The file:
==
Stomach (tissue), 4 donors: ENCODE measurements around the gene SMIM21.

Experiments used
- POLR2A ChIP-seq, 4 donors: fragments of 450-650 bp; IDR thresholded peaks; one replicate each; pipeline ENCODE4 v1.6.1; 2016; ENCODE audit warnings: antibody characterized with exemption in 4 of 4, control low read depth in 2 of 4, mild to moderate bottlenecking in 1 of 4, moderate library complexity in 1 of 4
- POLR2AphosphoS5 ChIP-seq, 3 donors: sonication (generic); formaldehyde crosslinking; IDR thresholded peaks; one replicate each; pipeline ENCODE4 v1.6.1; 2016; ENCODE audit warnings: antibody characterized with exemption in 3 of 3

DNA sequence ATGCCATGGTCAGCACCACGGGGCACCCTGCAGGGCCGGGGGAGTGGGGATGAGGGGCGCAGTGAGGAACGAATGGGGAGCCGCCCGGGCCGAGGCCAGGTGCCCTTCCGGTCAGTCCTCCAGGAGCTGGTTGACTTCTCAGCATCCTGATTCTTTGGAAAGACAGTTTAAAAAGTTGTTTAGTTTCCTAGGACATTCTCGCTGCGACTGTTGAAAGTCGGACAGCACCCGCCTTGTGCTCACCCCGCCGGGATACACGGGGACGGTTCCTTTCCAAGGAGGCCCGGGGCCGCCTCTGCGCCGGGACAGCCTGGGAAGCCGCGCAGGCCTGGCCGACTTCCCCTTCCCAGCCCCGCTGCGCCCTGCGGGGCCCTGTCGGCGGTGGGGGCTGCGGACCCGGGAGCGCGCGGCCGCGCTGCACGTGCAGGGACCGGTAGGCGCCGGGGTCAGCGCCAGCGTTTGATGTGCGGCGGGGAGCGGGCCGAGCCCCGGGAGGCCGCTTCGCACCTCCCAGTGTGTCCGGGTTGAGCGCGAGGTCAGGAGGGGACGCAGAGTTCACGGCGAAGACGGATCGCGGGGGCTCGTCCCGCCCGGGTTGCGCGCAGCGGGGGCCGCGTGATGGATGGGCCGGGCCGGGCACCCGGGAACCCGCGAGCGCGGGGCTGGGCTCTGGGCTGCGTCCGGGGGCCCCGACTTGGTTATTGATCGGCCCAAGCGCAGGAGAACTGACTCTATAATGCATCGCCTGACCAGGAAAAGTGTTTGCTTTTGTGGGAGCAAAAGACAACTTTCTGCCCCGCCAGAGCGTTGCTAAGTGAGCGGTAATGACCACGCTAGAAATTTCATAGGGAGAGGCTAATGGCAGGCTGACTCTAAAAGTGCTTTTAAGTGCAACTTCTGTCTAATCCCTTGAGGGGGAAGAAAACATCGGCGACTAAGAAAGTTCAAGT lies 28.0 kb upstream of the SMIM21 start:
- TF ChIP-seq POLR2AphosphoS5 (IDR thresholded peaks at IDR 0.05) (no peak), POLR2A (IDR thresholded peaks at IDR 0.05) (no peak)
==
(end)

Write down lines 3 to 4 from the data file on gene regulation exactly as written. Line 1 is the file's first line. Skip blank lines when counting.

- POLR2A ChIP-seq, 4 donors: fragments of 450-650 bp; IDR thresholded peaks; one replicate each; pipeline ENCODE4 v1.6.1; 2016; ENCODE audit warnings: antibody characterized with exemption in 4 of 4, control low read depth in 2 of 4, mild to moderate bottlenecking in 1 of 4, moderate library complexity in 1 of 4
- POLR2AphosphoS5 ChIP-seq, 3 donors: sonication (generic); formaldehyde crosslinking; IDR thresholded peaks; one replicate each; pipeline ENCODE4 v1.6.1; 2016; ENCODE audit warnings: antibody characterized with exemption in 3 of 3